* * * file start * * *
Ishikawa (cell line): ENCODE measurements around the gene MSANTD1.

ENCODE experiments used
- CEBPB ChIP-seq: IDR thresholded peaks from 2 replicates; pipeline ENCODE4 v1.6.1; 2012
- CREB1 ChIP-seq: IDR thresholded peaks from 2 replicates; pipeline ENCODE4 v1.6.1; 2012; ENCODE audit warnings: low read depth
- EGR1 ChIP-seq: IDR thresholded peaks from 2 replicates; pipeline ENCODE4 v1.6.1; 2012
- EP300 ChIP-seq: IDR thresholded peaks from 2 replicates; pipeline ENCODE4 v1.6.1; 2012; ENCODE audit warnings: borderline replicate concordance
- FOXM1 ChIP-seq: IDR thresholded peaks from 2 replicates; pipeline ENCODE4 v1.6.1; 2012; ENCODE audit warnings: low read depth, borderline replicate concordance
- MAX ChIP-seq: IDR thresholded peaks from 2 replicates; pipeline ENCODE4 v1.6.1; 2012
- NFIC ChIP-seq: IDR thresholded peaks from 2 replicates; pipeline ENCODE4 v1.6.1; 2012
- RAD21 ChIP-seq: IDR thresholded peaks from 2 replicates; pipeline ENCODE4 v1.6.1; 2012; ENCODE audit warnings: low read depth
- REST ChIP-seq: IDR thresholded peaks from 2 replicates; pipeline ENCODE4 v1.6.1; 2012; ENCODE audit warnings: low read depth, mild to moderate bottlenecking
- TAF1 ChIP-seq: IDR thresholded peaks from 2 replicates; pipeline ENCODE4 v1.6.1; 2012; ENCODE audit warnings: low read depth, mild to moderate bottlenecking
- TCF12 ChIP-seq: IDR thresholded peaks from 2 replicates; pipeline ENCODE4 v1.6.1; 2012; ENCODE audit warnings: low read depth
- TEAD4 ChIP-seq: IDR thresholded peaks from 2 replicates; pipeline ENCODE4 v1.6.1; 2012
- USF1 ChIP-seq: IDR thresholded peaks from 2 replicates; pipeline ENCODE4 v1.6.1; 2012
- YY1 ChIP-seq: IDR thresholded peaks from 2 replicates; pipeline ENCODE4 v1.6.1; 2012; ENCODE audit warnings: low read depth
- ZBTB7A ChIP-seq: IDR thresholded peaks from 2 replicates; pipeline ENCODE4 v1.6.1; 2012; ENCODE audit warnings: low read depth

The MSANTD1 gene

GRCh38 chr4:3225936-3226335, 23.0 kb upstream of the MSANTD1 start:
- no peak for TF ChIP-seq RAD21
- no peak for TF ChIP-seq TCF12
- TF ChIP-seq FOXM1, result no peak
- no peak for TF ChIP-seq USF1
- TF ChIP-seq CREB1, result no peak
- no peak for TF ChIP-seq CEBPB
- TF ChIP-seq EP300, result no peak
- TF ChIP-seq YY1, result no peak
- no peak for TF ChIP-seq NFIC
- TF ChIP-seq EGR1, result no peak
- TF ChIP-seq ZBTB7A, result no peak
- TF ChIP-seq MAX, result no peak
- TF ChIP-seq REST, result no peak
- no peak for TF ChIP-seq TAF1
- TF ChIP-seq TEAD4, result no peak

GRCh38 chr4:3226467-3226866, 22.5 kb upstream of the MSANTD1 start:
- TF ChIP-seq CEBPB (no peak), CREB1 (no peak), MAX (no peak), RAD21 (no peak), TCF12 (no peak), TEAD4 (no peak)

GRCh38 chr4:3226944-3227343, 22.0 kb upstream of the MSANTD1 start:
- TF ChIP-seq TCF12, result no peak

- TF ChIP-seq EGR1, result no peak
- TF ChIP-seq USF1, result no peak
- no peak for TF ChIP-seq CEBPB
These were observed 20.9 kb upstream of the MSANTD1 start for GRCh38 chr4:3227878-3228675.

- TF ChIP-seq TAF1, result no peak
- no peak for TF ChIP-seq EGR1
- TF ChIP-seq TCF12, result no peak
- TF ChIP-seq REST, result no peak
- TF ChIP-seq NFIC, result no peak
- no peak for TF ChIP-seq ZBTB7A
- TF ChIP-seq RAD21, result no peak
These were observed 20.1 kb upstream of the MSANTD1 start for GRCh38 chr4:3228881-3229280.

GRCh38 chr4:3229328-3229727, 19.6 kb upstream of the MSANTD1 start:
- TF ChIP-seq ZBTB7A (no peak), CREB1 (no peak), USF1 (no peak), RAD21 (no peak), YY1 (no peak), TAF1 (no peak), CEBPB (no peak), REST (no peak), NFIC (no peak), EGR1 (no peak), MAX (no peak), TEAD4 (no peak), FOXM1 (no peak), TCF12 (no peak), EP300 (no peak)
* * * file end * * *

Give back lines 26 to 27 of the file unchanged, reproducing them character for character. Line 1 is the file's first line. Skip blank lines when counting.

- TF ChIP-seq EP300, result no peak
- TF ChIP-seq YY1, result no peak